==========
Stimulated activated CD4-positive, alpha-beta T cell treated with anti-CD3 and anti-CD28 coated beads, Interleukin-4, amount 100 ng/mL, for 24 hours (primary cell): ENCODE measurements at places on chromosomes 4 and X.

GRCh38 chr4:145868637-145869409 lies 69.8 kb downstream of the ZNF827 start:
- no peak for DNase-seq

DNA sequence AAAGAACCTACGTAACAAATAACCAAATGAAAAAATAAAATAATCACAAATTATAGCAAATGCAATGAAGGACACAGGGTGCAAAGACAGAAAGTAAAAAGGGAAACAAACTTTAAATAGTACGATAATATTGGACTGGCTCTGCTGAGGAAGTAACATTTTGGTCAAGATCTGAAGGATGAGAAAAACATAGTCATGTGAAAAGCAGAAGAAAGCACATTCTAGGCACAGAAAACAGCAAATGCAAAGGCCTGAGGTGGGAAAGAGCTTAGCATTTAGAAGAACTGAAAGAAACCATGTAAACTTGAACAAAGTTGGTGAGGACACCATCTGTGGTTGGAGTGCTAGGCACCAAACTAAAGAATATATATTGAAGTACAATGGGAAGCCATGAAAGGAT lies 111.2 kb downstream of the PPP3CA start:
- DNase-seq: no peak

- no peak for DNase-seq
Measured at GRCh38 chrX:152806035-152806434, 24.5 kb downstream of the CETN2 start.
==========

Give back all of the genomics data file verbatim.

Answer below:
Stimulated activated CD4-positive, alpha-beta T cell treated with anti-CD3 and anti-CD28 coated beads, Interleukin-4, amount 100 ng/mL, for 24 hours (primary cell): ENCODE measurements at places on chromosomes 4 and X.

GRCh38 chr4:145868637-145869409 lies 69.8 kb downstream of the ZNF827 start:
- no peak for DNase-seq

DNA sequence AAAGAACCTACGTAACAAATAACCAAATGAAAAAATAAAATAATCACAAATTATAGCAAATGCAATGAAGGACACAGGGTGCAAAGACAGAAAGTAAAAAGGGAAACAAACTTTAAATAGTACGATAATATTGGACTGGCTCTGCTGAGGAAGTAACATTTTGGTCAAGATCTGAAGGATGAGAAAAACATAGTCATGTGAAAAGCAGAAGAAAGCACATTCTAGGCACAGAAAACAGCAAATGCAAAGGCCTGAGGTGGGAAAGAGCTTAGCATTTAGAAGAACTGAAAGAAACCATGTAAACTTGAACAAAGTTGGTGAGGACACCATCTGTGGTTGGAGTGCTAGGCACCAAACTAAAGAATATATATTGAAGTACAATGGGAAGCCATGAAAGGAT lies 111.2 kb downstream of the PPP3CA start:
- DNase-seq: no peak

- no peak for DNase-seq
Measured at GRCh38 chrX:152806035-152806434, 24.5 kb downstream of the CETN2 start.